Each spring nesting birds claim their territory, often in the same yard as the year before, even after months away on migration. I feel like I’m the same way with the garden, each year having to reclaim it after months of hibernation when the only back-yard forays were to tromp through crusty snow to the composter.
With the delayed spring, it seems even longer since the yard was “ours,” and the other denizens of our space behave like they have squatter’s rights for having braved out the winter there. Squirrels act as though they’ve secured drilling rights and are trying to dig for oil under every single coral bell. Rabbits clearly found plenty to eat in our yard, sampling anything that wasn’t cordoned off. On the plus side, they saved me the task of trimming back a wayward spirea (which might make it easier to dig up and bring to the May 18 plant swap...) . On the down side, the rabbits treated our raised beds and brick pathways as a latrine. Not my favorite spring cleanup job.
It isn’t just the year-round wildlife that looks at us as though we’ve crashed their pad. I caught a brief glint of red in a trellis not far from our garage door a few weeks ago and realized it was a female cardinal, giving me the stink-eye from her nest in the tangle of last year’s clematis leaves. Since that clematis is the kind that comes back on old growth, I hadn’t bothered to remove the leaves last fall, leaving an attractive nuisance for our returning cardinals. We traveled the long way around the house for a week, trying to avoid disturbing Mama cardinal any more than necessary. Luckily, they apparently fledge in just a few weeks, and it will take me at least that long to clean up other garden areas.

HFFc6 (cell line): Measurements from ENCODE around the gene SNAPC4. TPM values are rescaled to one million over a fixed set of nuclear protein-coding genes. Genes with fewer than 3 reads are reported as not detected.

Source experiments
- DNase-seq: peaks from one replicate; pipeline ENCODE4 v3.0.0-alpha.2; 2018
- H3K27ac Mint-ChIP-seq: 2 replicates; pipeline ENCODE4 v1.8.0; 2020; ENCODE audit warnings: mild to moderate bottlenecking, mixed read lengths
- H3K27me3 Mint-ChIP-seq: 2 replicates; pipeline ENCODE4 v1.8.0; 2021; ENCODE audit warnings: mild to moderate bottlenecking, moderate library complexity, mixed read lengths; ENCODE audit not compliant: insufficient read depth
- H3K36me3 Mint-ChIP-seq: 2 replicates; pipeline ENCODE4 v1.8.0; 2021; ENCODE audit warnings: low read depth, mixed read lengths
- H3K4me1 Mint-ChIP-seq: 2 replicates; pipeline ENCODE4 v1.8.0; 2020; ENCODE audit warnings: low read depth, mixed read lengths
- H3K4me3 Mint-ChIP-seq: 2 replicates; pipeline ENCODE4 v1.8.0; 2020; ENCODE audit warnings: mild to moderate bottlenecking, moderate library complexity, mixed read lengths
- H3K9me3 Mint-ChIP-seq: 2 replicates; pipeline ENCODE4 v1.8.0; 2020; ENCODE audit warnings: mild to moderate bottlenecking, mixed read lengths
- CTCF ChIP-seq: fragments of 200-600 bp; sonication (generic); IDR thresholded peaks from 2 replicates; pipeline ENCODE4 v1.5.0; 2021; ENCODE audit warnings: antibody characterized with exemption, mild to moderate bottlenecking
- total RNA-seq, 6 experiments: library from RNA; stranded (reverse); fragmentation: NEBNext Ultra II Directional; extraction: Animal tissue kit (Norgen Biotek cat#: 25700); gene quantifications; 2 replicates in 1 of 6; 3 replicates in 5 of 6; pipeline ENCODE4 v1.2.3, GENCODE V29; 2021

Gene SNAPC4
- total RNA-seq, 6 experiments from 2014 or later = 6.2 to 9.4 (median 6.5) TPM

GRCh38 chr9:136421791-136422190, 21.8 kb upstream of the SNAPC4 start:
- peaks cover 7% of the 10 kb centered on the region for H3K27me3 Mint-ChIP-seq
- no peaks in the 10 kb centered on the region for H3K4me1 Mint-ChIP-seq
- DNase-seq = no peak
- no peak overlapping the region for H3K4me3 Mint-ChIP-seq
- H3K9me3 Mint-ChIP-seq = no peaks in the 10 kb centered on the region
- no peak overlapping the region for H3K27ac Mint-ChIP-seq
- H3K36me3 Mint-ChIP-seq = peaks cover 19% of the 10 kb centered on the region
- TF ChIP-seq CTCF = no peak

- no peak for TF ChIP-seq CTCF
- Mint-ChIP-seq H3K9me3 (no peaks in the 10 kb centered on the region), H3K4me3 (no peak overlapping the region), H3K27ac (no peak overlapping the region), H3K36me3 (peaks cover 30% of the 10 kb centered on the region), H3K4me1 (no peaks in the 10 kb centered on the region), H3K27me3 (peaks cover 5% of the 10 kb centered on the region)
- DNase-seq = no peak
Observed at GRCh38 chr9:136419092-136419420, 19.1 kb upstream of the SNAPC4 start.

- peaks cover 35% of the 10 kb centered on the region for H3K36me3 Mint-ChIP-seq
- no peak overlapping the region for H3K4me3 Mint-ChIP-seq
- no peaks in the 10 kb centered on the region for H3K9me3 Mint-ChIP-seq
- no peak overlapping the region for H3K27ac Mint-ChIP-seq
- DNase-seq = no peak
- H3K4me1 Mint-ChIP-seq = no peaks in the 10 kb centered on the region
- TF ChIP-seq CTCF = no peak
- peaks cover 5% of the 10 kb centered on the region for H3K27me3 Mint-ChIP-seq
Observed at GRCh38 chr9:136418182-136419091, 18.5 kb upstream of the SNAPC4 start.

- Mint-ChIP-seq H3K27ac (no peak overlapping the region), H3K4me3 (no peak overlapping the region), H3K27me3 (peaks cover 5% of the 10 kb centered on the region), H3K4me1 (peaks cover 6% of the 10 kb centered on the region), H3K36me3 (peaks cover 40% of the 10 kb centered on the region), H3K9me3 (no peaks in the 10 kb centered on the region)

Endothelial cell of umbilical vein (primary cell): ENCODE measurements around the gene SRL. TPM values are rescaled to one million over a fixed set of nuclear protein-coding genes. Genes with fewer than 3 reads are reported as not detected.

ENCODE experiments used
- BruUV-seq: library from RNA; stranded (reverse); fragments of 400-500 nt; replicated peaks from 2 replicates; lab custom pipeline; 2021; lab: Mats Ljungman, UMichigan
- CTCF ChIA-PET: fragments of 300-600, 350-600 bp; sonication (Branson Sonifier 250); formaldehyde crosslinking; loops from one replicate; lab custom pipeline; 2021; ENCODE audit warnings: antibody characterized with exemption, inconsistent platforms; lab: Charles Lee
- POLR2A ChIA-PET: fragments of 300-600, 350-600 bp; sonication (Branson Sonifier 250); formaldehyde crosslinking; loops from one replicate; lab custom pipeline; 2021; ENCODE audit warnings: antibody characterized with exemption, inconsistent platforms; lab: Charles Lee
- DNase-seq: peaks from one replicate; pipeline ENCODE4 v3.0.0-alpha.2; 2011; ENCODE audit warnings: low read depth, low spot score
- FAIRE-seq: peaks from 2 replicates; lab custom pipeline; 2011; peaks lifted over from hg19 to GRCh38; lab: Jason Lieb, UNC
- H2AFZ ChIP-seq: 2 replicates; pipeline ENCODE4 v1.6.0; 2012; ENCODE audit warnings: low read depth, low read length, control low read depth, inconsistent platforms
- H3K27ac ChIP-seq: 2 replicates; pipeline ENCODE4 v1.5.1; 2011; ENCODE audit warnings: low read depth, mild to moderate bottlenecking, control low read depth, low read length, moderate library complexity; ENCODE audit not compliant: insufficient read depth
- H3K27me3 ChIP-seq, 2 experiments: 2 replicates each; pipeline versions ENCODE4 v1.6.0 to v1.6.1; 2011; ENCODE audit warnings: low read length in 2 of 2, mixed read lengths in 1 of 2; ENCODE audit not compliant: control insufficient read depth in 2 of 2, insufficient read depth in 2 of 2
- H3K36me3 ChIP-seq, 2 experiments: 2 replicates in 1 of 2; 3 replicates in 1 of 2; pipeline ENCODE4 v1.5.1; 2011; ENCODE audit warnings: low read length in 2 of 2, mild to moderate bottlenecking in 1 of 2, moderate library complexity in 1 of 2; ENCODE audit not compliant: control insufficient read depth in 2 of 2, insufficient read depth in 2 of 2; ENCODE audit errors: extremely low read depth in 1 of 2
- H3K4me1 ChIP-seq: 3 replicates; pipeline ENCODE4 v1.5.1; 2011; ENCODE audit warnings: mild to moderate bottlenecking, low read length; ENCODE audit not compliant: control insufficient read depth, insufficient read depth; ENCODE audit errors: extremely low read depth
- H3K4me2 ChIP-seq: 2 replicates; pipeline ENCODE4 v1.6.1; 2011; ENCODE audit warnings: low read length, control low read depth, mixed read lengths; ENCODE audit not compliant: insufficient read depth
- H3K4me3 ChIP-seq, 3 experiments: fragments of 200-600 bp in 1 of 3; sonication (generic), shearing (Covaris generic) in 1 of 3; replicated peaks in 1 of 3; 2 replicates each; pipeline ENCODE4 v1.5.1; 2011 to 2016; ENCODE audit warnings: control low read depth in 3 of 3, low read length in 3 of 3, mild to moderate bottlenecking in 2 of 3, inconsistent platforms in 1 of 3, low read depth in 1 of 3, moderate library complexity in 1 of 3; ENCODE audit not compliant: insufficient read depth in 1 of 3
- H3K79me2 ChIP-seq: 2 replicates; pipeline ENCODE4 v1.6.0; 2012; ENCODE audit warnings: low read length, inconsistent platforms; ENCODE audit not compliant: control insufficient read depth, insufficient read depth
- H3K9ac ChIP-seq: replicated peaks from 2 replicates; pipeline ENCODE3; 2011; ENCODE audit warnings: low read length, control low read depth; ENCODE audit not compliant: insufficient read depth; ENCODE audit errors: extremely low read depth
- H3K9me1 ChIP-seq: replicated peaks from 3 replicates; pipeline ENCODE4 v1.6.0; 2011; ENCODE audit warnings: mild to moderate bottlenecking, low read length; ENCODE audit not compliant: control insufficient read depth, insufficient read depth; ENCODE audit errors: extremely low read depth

Fauna isn't the only thing trying to take over our yard; green grass shoots are thriving in garden plots, blurring the lines of what's yard and what's not. So far I’ve pulled enough leaves and debris off the garden that I’m starting to reclaim its shape. The pathways look like they go somewhere again.
Now to reclaim our raised beds from the bunnies. Even the area protected by netting has turned into bunny heaven, since late last fall a tiny rabbit found it could chew a hole just big enough to give him access to a prime salad bar. Over the winter, the hole was enlarged enough to be the equivalent of a rabbit freeway entrance, so reinforcements need to be deployed. I'm now searching for the best way to do something attractive with chicken wire.
What's your favorite way to protect plants? Or do you just decide to share and share alike with the wildlife in your yard? That's why I plant twice as many tomato plants as I should need, so when the squirrels take half, we get the rest.